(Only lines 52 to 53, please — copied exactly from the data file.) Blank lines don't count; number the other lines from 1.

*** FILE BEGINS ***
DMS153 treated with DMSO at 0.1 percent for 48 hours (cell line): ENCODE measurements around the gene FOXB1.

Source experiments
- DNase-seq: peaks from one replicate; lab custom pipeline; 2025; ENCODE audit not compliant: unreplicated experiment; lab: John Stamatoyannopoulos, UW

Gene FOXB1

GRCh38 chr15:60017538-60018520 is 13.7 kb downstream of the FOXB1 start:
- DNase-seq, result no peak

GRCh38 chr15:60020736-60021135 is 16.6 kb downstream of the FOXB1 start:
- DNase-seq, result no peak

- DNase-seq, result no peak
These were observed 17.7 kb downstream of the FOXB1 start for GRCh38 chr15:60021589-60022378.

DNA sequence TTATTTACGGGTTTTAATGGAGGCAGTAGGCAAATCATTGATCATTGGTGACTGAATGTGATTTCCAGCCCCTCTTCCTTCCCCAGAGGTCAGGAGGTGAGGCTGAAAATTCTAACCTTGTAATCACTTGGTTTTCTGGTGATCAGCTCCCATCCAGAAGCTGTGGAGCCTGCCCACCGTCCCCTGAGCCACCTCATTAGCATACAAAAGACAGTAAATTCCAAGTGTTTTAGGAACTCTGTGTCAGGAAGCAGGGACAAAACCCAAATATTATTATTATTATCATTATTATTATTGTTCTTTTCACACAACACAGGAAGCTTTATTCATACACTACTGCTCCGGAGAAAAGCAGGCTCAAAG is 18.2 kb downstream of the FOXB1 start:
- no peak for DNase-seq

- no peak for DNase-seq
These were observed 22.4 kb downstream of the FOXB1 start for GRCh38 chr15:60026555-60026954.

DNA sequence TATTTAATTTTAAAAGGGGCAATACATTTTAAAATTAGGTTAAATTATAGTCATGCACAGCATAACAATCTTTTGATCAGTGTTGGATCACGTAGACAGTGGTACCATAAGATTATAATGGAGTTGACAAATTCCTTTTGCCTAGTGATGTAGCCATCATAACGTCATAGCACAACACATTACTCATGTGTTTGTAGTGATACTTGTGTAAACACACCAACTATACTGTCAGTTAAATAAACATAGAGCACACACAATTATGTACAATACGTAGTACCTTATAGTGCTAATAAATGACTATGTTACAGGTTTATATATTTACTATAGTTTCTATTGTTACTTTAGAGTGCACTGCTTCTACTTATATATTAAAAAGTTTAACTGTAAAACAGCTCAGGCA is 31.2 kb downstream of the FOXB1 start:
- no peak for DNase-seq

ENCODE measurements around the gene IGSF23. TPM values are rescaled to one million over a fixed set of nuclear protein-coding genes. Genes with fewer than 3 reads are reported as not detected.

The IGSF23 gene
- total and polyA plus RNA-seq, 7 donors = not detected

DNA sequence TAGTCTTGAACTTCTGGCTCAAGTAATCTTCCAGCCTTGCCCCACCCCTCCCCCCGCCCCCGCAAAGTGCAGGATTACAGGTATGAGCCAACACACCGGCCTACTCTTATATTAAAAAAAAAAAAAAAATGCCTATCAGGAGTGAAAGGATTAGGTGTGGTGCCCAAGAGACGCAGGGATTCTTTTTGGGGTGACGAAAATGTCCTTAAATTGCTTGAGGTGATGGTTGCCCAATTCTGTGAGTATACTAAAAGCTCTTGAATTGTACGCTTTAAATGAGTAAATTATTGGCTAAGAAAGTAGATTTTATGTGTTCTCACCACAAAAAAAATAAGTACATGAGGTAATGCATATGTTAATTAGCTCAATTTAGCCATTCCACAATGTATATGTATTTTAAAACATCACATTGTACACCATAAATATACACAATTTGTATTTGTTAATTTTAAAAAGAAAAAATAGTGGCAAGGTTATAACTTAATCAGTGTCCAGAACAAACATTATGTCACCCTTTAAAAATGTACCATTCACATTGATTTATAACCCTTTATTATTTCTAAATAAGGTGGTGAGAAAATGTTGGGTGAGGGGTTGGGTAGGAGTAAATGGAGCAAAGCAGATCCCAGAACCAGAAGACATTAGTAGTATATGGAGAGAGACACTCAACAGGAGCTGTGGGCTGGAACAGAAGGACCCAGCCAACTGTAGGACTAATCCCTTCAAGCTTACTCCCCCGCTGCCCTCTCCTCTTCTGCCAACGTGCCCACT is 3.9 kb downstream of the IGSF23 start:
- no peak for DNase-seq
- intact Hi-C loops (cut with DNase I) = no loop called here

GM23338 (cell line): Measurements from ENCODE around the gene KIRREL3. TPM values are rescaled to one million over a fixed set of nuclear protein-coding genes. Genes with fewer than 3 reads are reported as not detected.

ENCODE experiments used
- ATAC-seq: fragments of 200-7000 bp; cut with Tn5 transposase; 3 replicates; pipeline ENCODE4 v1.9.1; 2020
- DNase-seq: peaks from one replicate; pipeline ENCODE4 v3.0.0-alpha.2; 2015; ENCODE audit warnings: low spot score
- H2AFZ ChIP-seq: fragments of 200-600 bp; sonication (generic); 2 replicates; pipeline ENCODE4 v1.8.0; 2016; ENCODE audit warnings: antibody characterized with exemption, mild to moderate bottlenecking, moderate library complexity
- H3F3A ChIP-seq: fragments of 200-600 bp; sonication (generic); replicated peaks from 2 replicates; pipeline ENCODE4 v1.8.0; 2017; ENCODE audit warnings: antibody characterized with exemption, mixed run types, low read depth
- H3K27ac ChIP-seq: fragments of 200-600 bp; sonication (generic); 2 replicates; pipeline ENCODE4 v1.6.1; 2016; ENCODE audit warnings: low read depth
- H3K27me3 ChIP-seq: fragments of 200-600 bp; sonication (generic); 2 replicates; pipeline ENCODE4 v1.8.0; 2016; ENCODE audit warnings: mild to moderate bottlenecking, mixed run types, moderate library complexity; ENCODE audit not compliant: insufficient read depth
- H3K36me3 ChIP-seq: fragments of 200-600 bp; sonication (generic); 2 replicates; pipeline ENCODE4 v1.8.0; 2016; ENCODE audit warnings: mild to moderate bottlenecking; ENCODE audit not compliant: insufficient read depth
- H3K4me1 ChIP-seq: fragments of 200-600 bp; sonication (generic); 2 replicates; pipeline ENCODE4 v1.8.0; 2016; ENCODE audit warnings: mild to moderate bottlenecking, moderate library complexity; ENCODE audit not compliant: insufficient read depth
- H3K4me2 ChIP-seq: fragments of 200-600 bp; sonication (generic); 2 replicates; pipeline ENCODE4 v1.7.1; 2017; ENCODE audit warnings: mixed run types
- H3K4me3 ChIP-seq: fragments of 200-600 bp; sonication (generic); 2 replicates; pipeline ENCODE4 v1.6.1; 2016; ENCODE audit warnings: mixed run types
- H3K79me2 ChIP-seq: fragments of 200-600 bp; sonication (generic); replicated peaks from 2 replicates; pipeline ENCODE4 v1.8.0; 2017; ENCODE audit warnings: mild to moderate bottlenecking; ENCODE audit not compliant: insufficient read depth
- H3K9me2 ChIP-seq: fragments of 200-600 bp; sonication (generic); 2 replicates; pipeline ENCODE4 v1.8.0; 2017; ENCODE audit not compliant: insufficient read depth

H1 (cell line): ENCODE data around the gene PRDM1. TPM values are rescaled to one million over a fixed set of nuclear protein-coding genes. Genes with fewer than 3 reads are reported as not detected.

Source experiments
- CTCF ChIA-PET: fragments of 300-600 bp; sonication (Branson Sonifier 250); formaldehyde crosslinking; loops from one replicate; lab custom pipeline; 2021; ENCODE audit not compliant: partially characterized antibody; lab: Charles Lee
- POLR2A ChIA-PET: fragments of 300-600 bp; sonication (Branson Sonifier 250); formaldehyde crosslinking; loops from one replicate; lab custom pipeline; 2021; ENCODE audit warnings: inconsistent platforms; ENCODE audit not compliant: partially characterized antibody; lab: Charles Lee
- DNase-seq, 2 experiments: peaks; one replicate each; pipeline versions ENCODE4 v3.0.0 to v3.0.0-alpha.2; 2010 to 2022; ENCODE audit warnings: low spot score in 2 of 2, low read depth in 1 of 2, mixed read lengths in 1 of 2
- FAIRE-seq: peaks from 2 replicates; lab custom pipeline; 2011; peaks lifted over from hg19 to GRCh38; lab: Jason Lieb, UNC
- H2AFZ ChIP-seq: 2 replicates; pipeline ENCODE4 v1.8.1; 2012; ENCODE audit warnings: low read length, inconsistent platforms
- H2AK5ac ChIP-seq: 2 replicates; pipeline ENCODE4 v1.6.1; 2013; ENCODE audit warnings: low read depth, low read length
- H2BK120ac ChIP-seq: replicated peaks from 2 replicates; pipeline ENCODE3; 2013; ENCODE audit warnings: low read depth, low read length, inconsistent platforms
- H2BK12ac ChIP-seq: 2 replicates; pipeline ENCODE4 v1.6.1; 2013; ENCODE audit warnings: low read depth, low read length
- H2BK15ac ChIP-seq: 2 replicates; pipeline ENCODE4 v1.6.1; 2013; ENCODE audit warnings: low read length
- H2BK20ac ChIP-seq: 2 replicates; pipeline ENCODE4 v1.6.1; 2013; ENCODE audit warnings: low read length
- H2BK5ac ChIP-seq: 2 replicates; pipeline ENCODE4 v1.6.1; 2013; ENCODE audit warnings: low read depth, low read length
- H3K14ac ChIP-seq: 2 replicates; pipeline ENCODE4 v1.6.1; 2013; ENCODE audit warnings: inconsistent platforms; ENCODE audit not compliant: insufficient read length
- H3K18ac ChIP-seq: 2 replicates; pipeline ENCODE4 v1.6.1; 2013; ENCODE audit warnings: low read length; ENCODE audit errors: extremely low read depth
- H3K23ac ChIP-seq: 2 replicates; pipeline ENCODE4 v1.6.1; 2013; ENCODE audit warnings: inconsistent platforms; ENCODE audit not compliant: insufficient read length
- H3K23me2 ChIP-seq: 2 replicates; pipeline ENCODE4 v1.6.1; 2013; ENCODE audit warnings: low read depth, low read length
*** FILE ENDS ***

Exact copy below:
- H3K23ac ChIP-seq: 2 replicates; pipeline ENCODE4 v1.6.1; 2013; ENCODE audit warnings: inconsistent platforms; ENCODE audit not compliant: insufficient read length
- H3K23me2 ChIP-seq: 2 replicates; pipeline ENCODE4 v1.6.1; 2013; ENCODE audit warnings: low read depth, low read length